Bam! For a novel I picked up at Target because I needed something lighter and reading palette cleansing (my previous books were a horrible non-fiction and a really long novel that felt like it would never end) this novel produced! The List by Siobhan Vivian is one of my favorite books of the year!
The premise is centered on a list that is published every year the Monday before homecoming. The list names the prettiest girl and ugliest girl for each four classes and is sealed with the old Mount Washington High School diploma stamp that was stolen long ago from the principal’s office (it gives the selected names an official standing). The novel deals with the fallout in the lives of the eight girls.
What I loved about The List was that Vivian did not take the straight forward approach that many writers do for their young adult novels. There was a subtly to figuring out the mystery as to who or what group is/are responsible for the list as well as the ramifications of being named both “prettiest” and “ugliest” as something that had pros and cons despite where any particular girl fell. I loved how being named the prettiest girl in a class was not about developing a bloated ego, but an entry to the high school experience for one, and individual recognition for another. Being called ugliest for a few let of the young women allowed them to see just who had their backs and who didn’t.
I adored how friendships were explored. Nothing was ever cut and dry and the characters were relatable no matter what your age because certain issues will continue to plague you at seventeen or seventy-seven. Sometimes a gal just wants support from her friends which requires them to allow her to forget something troubling. There are also times when a woman gets advice even if she doesn’t want it. Most of all I appreciated how Vivian turned a common character trope inside out. I would write more about but honestly, because it is an interesting talking point, but I think it would take something away for readers so I am zipping it up.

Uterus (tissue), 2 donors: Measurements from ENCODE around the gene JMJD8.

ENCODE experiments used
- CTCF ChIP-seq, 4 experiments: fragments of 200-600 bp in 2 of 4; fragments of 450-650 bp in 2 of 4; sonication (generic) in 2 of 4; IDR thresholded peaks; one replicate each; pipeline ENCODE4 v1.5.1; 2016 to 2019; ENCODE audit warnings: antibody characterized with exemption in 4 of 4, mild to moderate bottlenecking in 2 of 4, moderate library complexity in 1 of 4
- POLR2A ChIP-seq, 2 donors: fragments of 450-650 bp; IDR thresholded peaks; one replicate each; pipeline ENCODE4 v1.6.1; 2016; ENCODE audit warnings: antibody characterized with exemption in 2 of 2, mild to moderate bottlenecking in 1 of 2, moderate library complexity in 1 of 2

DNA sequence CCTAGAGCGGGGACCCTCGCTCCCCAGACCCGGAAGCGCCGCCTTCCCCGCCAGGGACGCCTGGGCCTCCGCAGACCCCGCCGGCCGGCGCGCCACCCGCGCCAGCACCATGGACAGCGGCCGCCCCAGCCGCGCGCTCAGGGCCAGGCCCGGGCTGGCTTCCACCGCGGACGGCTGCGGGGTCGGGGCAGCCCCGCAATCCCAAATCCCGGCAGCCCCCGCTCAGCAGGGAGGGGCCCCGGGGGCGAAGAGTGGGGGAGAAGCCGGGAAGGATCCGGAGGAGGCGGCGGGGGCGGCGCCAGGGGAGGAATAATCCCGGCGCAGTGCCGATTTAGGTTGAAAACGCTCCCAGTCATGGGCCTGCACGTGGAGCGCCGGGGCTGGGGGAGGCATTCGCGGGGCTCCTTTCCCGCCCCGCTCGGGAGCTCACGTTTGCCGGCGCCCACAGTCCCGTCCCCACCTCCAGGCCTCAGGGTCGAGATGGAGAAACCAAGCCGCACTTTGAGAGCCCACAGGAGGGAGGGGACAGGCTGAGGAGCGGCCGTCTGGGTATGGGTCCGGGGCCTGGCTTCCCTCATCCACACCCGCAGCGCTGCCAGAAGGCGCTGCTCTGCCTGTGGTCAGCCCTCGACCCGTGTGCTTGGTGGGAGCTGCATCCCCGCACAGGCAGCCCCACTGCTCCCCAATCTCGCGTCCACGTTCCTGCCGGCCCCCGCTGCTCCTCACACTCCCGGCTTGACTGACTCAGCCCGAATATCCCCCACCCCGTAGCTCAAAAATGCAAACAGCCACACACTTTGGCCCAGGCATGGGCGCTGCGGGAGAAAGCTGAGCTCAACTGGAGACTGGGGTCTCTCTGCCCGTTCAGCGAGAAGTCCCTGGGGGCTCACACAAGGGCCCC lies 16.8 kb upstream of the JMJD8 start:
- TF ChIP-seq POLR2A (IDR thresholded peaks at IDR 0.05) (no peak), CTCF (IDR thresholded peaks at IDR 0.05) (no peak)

The List would be a perfect book club selection. It is a fast read, always a plus when dealing with a group, and it lends itself to a variety of discussions. Topics could include everything from an individual’s high school experience to wanting to know where each of these characters go afterwards. This is also a book that would make a wonderful assignment for middle or high school classes; perhaps something that could be paired with the male-centered The Outsiders by S. E. Hinton. My only concern would be it inspiring some student/s trying to mimic an actual list.
I reiterate, I want to know where these characters go afterwards. I want to know if for of these young women the lines that were drawn because of the list continues to fracture the bonds of sisters, mothers, or friends. Personally I see high school as the foundation of society at large except much more intense and made up of a population that have little life experience in which to fall back on. In some ways it could be described as a Rousseau sociological inspired “blank slate.” Thus I hope I hope Vivian revisits these young women as they grow further into womanhood.
Obviously I recommend The List even for readers who might shy away from anything that falls under the “young adult” moniker. Siobhan Vivian’s has weaved a tale about female relationships (romantic, family, and friends) that is so much better than many written in fancier novels by more established writers. Vivian has other novels, but based on my experience with this one, I believe she has the potential to be this generation’s Judy Blume.